Gene editing might also be used, in principle, to make genetic alterations in gametes or embryos, which will be carried by all of the cells of a resulting child and will be passed on to subsequent generations as part of the human gene pool. Examples that have been proposed range from avoidance of severe inherited diseases to ‘enhancement’ of human capabilities. Such modifications of human genomes might include the introduction of naturally occurring variants or totally novel genetic changes thought to be beneficial.
Germline editing poses many important issues, including:
the risks of inaccurate editing (such as off-target mutations) and incomplete editing of the cells of early-stage embryos (mosaicism);
the difficulty of predicting harmful effects that genetic changes may have under the wide range of circumstances experienced by the human population, including interactions with other genetic variants and with the environment;
the obligation to consider implications for both the individual and the future generations who will carry the genetic alterations;
the fact that, once introduced into the human population, genetic alterations would be difficult to remove and would not remain within any single community or country;
the possibility that permanent genetic ‘enhancements’ to subsets of the population could exacerbate social inequities or be used coercively;
and the moral and ethical considerations in purposefully altering human evolution using this technology.
It would be irresponsible to proceed with any clinical use of germline editing unless and until
the relevant safety and efficacy issues have been resolved, based on appropriate understanding and balancing of risks, potential benefits, and alternatives,
and there is broad societal consensus about the appropriateness of the proposed application.
Moreover, any clinical use should proceed only under appropriate regulatory oversight. At present, these criteria have not been met for any proposed clinical use: the safety issues have not yet been adequately explored; the cases of most compelling benefit are limited; and many nations have legislative or regulatory bans on germline modification. However, as scientific knowledge advances and societal views evolve, the clinical use of germline editing should be revisited on a regular basis.
Women-Centered Perspectives (Contemporary Issues in Biomedicine, Ethics, and Society)
Women most fully experience the consequences of human reproductive technologies. Men who convene to evaluate such technologies discuss “them”: the women who must accept, avoid, or even resist these technologies; the women who consume technologies they did not devise; the women who are the objects of policies made by men. So often the input of women is neither sought nor listened to. The privileged insights and perspectives that women bring to the consideration of technologies in human reproduction are the subject of these volumes, which constitute the revised and edited record of a Workshop on “Ethical Issues in Human Reproduction Technology: Analysis by Women” (EIRTAW), held in June, 1979, at Hampshire College in Amherst, Massachusetts. Some 80 members of the workshop, 90 percent of them women (from 24 states), represented diverse occupations and personal histories, different races and classes, varied political commitments. They included doctors, nurses, and scientists, lay midwives, consumer advocates, historians, and sociologists, lawyers, policy analysts, and ethicists. Each session, however, made plain that ethics is an everyday concern for women in general, as well as an academic profession for some.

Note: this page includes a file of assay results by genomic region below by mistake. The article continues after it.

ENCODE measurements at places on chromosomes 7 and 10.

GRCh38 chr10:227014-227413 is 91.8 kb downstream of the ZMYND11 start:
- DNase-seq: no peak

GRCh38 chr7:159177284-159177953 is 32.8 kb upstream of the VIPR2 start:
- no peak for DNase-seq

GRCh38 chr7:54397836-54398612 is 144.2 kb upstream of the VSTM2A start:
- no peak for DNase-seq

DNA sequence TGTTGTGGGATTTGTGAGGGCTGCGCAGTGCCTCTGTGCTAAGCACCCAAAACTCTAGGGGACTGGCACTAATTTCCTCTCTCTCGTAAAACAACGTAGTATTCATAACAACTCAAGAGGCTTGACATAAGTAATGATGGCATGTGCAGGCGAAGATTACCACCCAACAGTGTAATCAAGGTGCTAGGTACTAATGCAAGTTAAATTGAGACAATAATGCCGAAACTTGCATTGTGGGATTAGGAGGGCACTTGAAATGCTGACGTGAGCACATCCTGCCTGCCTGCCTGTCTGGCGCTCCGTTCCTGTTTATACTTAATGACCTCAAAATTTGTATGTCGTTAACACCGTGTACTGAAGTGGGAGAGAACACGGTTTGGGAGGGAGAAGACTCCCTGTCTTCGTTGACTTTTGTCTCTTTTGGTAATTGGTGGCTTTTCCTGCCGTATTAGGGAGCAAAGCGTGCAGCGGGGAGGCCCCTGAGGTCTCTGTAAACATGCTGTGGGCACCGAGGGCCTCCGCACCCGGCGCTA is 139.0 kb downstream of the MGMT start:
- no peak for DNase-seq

The United Kingdom is on course to become the first country to allow in vitro fertilisation (IVF) to create babies using biological material from three people to prevent serious inherited disease, after MPs voted overwhelmingly in favour of the procedure, reports the BMJ.
The UK House of Commons voted by 382 to 128 to approve regulations allowing mitochondrial donation, after MPs were given a free vote of conscience on the issue.
House of Commons, Science and Technology Committee, 2013
Clinical trials are the experimental foundation on which modern medicine is built. Trials also make a significant contribution to the UK economy and can provide patients with an important means of accessing the most exciting and innovative new treatments, before they reach the market.
Here you can browse the House of Commons Science and Technology Committee report together with the Proceedings of the Committee.
” 3.9 – I hope that the Science and Technology Committee will agree with Jeremy Paxman that the current situation is indeed “nuts”—unethical, unscientiﬁc and uneconomic nuts. “ ” 3.10 – My efforts to prompt improvement in clinical trial transparency over most of the past 30 years have manifestly failed. However, it is becoming clear that Sense about Science’s recently launched public campaign (www.alltrials.net) and Ben Goldacre‘s bestselling book Bad Pharma may be “game changers”. For the ﬁrst time in over 30 years I feel that there is reason to hope for substantive progress. I think that those who continue not to take under-reporting of research seriously will ﬁnd themselves on the wrong side of history. I hope that the Committee will see to it that, after decades of inadequate action, something substantial will be done to deal with the current, indefensible situation. ”